How I Know The Matrix (Probably) Isn't Real
After looking back at programming during the Star Wars trilogies, Zone Leader John Vester examines the programming possibilities behind another popular sci-fi movie.
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Fresh off my recent Star Wars article, I wanted to write about another well-known movie franchise called The Matrix. While I realize there is a pretty good chance that everyone reading this article has seen at least the first Matrix movie, I thought I should give a very quick recap for those who have yet to see the movie.
What Is The Matrix?
According to Wikipedia, the Matrix is revealed to be a shared simulation of the world as it was in 1999 in which the minds of the harvested humans are trapped and pacified. The hero of the series, Neo, has been living in it since birth. Humans were placed there by intelligent machines - created by mankind - when they blocked the machines' access to solar energy. Neo realizes that something just isn't right and his quest is followed through the series of movies.
Could The Matrix Really Exist?
Watching the Matrix movies led my mind to wonder if such a thing could really exist. In theory, it seems like the answer could be yes. Imagine if technology continued to evolve, physics engines and programming improved to a point where everything around you could be processing in it's own space. The Matrix could be introduced, but in a world where the technology footprint was decades behind reality. Since the movie was released in 1999, the story chose 1999 as the legacy time period. As a result, when humans were placed into this world shortly after birth, they would really have no idea they were connected to a machine and living their life virtually. Their world would be decades behind, building upon technologies that had already surpassed their wildest dreams.
However, when I start to dive a little deeper, I begin to realize the Matrix probably couldn't really exist. A few reasons that come to mind:
1. Consider The Programming Involved
Look around your surroundings right this moment, consider the amount of programming logic that would be involved for you to handle the aspects of everything you see. There is a candle burning not too far from me right now. Since I've been writing this article, I have seen the candle burn down slightly. I have also seen the flame flicker due to changes in the wind passing through the room. Every now and then (not too often) I can catch a whiff of the scent it is providing. When I consider just that simple example and the struggle we currently face with getting our business applications running bug-free, I feel like there is a lot of room for error that would be easily caught by the human brain.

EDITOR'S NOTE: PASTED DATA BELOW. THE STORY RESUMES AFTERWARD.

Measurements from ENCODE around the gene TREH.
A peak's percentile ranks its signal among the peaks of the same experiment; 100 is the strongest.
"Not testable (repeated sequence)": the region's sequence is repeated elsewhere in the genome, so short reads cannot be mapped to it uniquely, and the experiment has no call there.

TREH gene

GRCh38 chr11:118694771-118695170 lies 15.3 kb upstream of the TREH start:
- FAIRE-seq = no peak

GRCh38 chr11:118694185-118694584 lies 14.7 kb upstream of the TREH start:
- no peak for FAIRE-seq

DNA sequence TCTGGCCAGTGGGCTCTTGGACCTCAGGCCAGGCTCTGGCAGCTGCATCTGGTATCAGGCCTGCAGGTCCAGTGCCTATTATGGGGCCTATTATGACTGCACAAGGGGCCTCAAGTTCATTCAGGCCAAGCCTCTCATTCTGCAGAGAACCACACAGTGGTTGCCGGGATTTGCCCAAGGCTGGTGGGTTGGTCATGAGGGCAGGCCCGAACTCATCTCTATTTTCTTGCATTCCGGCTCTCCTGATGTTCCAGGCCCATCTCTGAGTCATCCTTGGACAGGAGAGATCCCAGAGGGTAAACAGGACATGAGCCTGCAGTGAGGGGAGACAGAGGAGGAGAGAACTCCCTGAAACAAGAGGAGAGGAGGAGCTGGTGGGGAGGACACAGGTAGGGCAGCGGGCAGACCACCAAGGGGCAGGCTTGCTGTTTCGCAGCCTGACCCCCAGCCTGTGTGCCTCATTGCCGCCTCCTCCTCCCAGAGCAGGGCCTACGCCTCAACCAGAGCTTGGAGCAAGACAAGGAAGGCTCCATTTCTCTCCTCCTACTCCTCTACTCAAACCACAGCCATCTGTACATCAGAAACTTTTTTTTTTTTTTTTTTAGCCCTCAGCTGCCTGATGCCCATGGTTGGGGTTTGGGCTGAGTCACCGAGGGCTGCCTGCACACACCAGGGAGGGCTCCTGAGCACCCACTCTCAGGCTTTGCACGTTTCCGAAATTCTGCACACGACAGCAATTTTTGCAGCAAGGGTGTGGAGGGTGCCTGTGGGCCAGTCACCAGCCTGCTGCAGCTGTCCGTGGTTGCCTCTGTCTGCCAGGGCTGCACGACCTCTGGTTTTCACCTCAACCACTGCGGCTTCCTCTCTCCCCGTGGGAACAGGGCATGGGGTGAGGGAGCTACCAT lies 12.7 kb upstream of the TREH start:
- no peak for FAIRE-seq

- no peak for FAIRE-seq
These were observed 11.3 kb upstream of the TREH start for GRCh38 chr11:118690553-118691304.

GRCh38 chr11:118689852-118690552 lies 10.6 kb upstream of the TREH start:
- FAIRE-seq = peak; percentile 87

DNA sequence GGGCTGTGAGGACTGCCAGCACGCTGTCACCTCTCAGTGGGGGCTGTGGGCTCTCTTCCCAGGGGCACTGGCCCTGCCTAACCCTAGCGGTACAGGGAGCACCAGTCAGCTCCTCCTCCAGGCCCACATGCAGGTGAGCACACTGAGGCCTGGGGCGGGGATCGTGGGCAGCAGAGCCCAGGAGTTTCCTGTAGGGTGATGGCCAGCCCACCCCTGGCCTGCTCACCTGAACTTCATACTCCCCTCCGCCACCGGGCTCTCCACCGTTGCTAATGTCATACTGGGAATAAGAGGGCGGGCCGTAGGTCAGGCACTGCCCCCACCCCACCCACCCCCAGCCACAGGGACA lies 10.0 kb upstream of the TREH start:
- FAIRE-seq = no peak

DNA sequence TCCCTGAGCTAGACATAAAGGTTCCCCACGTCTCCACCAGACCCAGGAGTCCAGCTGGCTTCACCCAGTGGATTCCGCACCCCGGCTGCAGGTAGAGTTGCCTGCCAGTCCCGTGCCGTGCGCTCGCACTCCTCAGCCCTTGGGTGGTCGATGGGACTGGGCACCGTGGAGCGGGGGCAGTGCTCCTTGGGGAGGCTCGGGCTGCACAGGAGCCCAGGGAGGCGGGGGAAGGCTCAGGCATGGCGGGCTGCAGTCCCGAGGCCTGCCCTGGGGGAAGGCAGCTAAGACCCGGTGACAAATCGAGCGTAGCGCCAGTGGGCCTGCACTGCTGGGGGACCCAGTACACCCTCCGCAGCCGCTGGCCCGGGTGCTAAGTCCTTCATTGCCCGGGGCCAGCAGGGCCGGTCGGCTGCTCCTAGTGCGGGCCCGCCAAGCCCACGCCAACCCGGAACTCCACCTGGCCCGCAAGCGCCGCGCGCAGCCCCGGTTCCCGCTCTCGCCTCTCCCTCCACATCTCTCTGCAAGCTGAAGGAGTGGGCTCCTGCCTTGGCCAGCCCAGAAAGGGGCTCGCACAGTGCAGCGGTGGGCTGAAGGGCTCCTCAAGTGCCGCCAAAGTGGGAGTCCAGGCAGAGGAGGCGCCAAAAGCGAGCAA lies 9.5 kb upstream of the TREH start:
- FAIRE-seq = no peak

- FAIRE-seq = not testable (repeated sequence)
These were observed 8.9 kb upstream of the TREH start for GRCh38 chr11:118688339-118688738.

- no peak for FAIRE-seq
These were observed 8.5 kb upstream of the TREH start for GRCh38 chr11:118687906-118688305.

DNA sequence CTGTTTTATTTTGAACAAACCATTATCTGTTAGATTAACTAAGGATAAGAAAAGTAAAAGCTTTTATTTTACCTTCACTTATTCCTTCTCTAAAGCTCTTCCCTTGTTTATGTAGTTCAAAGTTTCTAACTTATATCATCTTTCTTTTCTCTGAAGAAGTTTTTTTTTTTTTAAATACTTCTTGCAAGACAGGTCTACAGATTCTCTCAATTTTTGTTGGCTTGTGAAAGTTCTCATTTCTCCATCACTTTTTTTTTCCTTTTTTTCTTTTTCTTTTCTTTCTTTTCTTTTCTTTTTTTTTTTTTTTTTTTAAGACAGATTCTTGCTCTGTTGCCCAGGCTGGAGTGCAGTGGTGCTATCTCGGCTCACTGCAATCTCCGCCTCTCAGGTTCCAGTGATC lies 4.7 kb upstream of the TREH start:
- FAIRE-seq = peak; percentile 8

2. Consider The Processing
The humans seemed to be the only ones attached to the Matrix, but what about plants and animals? Were they attached as well? Would ants be attached to the Matrix too? If they are, that is a lot of connections to keep track of and handle - especially when you consider the energy they would provide back to the machines. If they are not connected, then that is a lot of processing that has to occur (again bug free ... no pun intended) to avoid the human brain realizing they are in the Matrix.
3. Consider The Cost
The point of the Matrix was that the machines were using the humans as an energy source. However, one has to wonder just how much energy would be required to maintain the Matrix itself - especially when you consider the idea of two humans in the Matrix starting a family and introducing more humans to maintain. Seems like there would be little (if any) energy left over for the machines.
What If I Am Wrong?
Of course, I certainly realize I could be 100% off base and completely incorrect with my thoughts. That's why I made sure to include the word "probably" in my statements above. If I am completely wrong, I have told myself that I really would prefer not to know the reality. After all, who would want to eat that stuff that looks like very running Cream of Wheat every day, sneaking around in the cold/dreary caverns of a ruined earth to avoid being captured - when they could be sitting in a nice warm condo, writing articles for DZone and enjoying a nice meal on a regular basis.
Despite how it might sound, I really enjoy the Matrix movies. The whole idea behind the Matrix existing has made my mind wonder about some of the points I suggested above. What are your thoughts? Do you think technology will evolve to the point where this could be a reality?
Have a really great day!
Published at DZone with permission of John Vester, DZone MVB. See the original article here.
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